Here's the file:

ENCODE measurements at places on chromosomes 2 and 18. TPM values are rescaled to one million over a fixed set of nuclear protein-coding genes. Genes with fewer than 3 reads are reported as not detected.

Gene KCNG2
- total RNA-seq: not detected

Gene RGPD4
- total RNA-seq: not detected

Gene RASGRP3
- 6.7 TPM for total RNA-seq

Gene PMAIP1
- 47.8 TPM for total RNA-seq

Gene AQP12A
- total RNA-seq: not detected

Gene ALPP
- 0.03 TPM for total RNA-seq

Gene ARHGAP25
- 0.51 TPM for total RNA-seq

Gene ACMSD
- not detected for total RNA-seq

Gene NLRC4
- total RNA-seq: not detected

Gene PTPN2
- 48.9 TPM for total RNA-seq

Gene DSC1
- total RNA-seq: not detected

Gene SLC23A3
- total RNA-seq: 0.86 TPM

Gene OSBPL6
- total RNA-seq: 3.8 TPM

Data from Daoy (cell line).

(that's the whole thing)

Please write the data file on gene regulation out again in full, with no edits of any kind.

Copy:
ENCODE measurements at places on chromosomes 2 and 18. TPM values are rescaled to one million over a fixed set of nuclear protein-coding genes. Genes with fewer than 3 reads are reported as not detected.

Gene KCNG2
- total RNA-seq: not detected

Gene RGPD4
- total RNA-seq: not detected

Gene RASGRP3
- 6.7 TPM for total RNA-seq

Gene PMAIP1
- 47.8 TPM for total RNA-seq

Gene AQP12A
- total RNA-seq: not detected

Gene ALPP
- 0.03 TPM for total RNA-seq

Gene ARHGAP25
- 0.51 TPM for total RNA-seq

Gene ACMSD
- not detected for total RNA-seq

Gene NLRC4
- total RNA-seq: not detected

Gene PTPN2
- 48.9 TPM for total RNA-seq

Gene DSC1
- total RNA-seq: not detected

Gene SLC23A3
- total RNA-seq: 0.86 TPM

Gene OSBPL6
- total RNA-seq: 3.8 TPM

Data from Daoy (cell line).